Acquaintance of Berlin Christmas market attacker detained in Berlin
The attacker’s suspected accomplice, a 26-year old Tunisian man, was snatched during a police operation at a refugee facility in Berlin-Spandau, Frauke Kohler, spokeswoman for the Federal prosecutors office confirmed on Thursday.
“According to the current findings, the suspect and Anis Amri knew each other since around late 2015,” Johler said.
“In the course of our investigations we found out that the two had met on the eve of the attack in a restaurant in Berlin-Mitte,” and were involved in an “intense discussion,” the official said.
“This resulted in [our] allegation that the suspect, the 26-year-old Tunisian, could have been possibly involved in the [terrorist] act, or at least could have known about the plan of the assault.”
Members of the German Federal criminal police (BKA) who raided the refugee facility where the 26-year old Tunisian had a room, also seized “communication devices.”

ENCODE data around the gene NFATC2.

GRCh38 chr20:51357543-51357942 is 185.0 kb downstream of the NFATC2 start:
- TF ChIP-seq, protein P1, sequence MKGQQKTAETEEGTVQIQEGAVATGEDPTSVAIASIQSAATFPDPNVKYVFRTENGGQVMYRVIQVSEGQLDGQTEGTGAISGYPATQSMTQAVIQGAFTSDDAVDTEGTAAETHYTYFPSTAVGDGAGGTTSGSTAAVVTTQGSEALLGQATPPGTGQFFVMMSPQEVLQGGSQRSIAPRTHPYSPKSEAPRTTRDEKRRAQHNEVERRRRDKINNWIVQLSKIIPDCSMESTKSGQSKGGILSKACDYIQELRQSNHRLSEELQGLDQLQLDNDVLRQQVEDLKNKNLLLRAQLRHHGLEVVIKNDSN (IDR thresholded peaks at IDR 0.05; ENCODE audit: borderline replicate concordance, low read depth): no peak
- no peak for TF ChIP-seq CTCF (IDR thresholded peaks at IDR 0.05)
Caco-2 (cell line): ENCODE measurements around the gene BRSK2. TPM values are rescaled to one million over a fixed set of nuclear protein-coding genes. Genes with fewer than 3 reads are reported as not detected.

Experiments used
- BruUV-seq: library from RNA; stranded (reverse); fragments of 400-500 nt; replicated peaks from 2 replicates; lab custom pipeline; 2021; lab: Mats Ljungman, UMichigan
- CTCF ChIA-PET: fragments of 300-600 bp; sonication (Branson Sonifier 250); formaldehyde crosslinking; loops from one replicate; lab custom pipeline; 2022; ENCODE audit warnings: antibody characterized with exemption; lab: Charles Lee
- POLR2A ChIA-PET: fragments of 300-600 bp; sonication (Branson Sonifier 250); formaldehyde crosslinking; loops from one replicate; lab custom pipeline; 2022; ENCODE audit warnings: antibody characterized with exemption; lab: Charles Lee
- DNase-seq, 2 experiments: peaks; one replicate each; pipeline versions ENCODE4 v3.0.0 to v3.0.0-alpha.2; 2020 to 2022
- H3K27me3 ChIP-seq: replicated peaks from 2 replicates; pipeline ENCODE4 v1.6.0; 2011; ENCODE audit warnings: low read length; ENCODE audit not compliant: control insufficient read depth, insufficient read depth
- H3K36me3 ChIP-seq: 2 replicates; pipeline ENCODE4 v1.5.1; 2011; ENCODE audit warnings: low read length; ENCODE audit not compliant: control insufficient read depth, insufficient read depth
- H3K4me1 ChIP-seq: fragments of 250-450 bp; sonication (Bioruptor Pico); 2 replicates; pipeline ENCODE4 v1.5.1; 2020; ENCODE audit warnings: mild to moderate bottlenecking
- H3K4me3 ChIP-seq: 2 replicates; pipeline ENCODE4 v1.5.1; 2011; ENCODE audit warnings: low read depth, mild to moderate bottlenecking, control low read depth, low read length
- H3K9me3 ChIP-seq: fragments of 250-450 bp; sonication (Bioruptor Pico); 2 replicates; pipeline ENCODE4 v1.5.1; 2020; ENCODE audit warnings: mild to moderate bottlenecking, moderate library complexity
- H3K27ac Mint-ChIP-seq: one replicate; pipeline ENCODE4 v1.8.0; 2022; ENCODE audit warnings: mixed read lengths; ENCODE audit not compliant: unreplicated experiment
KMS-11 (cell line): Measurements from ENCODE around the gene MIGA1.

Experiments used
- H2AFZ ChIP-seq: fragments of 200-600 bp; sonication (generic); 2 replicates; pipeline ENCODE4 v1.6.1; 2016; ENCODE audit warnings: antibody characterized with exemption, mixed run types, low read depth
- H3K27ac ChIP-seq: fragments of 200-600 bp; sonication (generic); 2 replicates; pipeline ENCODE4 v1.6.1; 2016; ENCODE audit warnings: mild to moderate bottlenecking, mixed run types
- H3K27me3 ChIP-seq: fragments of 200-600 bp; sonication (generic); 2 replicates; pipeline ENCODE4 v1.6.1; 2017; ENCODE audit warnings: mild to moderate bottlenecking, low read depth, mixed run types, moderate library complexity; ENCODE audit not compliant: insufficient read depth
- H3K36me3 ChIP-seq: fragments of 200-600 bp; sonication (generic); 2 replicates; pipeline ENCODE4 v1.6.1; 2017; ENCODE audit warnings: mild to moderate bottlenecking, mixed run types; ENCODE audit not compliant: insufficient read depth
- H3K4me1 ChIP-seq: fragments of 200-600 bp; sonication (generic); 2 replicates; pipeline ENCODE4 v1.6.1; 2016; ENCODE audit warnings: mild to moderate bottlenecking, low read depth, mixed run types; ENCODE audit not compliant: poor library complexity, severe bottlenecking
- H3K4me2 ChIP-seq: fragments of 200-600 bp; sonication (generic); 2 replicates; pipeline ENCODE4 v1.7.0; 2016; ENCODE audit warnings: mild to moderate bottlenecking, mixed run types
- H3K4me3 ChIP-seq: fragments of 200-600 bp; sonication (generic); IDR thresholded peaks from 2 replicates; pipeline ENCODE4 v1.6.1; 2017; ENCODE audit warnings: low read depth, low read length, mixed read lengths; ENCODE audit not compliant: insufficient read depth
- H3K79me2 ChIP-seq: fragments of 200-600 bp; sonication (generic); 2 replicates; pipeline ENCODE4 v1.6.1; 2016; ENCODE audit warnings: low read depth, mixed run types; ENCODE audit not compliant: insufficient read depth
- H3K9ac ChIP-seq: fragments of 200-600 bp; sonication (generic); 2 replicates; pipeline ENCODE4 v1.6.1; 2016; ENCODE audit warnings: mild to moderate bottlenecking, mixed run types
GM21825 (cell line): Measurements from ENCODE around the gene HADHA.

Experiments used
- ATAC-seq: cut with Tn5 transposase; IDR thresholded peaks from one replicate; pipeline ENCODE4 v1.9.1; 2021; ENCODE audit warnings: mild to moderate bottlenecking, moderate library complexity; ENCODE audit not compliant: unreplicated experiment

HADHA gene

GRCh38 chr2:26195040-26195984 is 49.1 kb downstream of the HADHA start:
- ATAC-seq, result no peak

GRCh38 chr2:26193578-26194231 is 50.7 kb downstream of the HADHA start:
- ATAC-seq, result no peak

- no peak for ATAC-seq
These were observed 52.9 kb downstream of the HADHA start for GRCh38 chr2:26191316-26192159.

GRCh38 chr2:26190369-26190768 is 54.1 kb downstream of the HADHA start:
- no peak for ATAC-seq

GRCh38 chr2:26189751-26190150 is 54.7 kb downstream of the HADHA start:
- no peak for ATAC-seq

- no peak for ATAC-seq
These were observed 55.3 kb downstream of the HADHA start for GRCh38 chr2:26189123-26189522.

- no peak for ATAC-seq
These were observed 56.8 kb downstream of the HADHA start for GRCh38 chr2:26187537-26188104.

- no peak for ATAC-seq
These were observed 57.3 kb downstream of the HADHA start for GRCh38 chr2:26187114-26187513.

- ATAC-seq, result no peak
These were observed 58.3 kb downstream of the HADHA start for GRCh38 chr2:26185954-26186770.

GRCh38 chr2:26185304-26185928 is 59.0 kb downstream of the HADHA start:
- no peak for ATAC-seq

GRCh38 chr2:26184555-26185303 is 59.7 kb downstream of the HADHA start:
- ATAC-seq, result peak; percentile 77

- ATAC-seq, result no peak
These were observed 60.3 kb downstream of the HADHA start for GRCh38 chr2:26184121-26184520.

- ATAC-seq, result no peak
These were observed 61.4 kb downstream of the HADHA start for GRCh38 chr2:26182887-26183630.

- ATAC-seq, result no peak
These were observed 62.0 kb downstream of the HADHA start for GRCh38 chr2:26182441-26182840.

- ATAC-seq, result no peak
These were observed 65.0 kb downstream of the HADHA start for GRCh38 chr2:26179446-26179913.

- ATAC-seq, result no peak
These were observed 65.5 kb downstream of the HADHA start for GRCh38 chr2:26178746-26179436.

“They [devices] are being evaluated right now,” Kohler said. She stressed though, that the information gathered by the Federal prosecutor’s office so far, was not enough to keep the suspect in detention.
Nevertheless, a temporary detention order currently in place, has been ordered by a judge on request of the Berlin prosecutor’s office. This is however not over a terrorist-related issue, but rather of alleged social-system fraud, Kohler said, as cited by Die Welt.
Police also searched a room of Amri’s ex-flatmate in Berlin on Wednesday, a statement by the Federal Prosecutor’s office said. The respective person (name not disclosed) is now “considered a witness,” by the authorities.
“The analysis of Amri's mobile phone showed that he had tried to reach the “witness” on the morning and afternoon of the day of the attack,” the statement says. Yet, according to the officials its still not clear whether they in fact had a conversation.
Investigators have seized “communication devices” of the “witness” and are now analyzing the equipment. After killing a polish driver and stealing his lorry, Anis Amri, allegedly ploughed the vehicle into a Christmas market in central Berlin on December 19, killing 12 people.
Four days later, Amri, a Tunisian refugee who arrived in Germany in 2015, was shot dead by police in Milan after fleeing to Italy, allegedly via France and the Netherlands.
On Thursday, Italian authorities confirmed that the gun, which Amti used in a shootout with police in Milan, was the same one used to kill the Polish driver.